Your teen has many rights. In the United States, we grow up knowing that we have the right to life, liberty and the pursuit of happiness. Does your teen know that he or she has rights when dating someone?
Although these statements aren't necessarily in the constitution, this “Bill of Rights” outlines what a teen's rights are in a dating relationship. They reflect the fact that your teen is an individual, with the right to be treated with respect and dignity. Additionally, your teen should respect these same rights of the person he or she is dating.
Teen Dating Bill of Rights
Your teen has the right to:
- Ask for a date
- Refuse a date
- Ask for affection
- Refuse affection or sexual advances at any time and under any circumstances
- Be physically safe
- Be emotionally safe
- Ask for emotional support
- Be treated with respect
- Refuse to do anything he or she is uncomfortable with
- Have a life and friends outside of the dating relationship
- Have money or property not controlled by the dating partner
- Have thoughts or feelings that are different from the dating partner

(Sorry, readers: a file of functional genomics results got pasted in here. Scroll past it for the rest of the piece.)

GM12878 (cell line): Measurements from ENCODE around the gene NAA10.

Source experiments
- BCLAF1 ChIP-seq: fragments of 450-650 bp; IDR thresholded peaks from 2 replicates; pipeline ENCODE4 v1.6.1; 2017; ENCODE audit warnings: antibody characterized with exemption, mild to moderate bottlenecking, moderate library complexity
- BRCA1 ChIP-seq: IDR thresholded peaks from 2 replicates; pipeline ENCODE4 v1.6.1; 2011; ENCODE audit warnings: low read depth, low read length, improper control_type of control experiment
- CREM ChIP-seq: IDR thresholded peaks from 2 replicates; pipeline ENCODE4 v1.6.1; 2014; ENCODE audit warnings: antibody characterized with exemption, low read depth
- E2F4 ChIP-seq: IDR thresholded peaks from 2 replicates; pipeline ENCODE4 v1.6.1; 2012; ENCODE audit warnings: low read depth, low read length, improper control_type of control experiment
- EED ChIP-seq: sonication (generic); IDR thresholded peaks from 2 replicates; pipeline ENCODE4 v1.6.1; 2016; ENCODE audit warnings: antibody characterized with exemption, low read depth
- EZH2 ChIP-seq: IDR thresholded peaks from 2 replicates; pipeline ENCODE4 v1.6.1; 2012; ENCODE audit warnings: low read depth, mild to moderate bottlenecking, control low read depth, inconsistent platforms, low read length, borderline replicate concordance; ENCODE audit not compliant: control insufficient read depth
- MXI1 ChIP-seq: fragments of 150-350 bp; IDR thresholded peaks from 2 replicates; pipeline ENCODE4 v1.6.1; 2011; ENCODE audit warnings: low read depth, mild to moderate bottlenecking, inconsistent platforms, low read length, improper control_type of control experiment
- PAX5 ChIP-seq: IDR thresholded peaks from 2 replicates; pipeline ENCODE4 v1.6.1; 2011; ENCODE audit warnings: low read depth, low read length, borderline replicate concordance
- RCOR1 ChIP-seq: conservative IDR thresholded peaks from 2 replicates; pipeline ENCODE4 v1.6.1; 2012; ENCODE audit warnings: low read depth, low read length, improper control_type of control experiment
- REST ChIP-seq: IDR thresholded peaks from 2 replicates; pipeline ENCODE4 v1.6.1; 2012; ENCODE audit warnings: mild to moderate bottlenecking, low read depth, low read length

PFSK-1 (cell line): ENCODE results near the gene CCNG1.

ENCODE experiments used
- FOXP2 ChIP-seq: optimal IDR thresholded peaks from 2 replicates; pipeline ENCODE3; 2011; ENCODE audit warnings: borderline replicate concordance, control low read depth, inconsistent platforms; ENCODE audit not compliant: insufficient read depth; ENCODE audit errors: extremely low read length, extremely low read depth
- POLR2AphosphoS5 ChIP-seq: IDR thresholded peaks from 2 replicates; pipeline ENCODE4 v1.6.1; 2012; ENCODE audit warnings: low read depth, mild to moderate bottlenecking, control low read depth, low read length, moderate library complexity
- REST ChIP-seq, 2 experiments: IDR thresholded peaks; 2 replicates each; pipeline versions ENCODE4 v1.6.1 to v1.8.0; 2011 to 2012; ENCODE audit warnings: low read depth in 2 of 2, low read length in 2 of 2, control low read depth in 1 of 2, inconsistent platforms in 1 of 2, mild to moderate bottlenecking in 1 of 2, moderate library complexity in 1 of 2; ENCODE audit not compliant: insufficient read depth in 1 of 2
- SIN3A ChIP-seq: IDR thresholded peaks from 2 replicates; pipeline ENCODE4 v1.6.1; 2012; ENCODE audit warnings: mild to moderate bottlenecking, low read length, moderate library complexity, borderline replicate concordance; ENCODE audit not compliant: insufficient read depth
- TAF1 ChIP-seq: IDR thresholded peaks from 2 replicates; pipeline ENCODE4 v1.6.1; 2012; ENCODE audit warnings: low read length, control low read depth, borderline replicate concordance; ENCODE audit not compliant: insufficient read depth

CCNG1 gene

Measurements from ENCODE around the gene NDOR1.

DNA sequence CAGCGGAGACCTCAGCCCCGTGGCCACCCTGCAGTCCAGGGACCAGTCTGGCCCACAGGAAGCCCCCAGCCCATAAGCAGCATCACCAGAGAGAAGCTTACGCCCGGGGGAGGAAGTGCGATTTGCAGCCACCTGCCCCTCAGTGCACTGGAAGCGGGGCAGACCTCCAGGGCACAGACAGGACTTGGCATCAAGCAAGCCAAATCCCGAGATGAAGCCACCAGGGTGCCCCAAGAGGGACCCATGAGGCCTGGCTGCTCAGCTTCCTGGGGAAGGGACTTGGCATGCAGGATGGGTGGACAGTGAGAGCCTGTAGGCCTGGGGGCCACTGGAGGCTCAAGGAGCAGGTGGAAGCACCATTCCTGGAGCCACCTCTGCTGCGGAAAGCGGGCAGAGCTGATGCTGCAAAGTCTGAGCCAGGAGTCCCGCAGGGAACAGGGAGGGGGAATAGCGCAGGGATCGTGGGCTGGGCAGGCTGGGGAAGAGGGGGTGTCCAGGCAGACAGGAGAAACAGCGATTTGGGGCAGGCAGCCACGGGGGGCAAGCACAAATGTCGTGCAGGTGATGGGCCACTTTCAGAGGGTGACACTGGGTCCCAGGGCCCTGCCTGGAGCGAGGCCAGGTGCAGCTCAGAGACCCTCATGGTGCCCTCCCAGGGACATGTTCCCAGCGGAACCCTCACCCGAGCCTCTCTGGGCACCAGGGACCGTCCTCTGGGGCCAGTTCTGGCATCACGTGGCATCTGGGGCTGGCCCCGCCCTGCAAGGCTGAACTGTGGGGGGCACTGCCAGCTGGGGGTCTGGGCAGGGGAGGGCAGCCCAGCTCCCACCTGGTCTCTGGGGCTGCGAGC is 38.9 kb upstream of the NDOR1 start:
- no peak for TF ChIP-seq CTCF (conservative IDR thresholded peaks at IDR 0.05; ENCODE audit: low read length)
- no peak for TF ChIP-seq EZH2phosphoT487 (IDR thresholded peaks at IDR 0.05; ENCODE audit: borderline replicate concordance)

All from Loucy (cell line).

- Live without fear of the dating partner
- Leave the relationship at any time and be safe
Keep these rights in mind when thinking about your teen's boyfriend or girlfriend. Discuss the importance of these rights so your teen knows that respect is the cornerstone of a positive relationship. If you see that your teen's partner is violating this bill of rights, it will be essential to discuss your concerns with your teen. What your child does now in a relationship sets the stage for future relationships.
Dating Rights. Washington State Office of the Attorney General. March 19, 2009. http://www.atg.wa.gov/page.aspx?id=1968
Dating Violence. Alabama Coalition Against Domestic Violence. March 19, 2009. http://www.acadv.org/dating.html
Teen Dating Bill of Rights and Pledge. National Teen Dating Abuse Hotline. March 19, 2009. http://www.loveisrespect.org/dating-bill-rights/digital-dating-bill-of-rights.html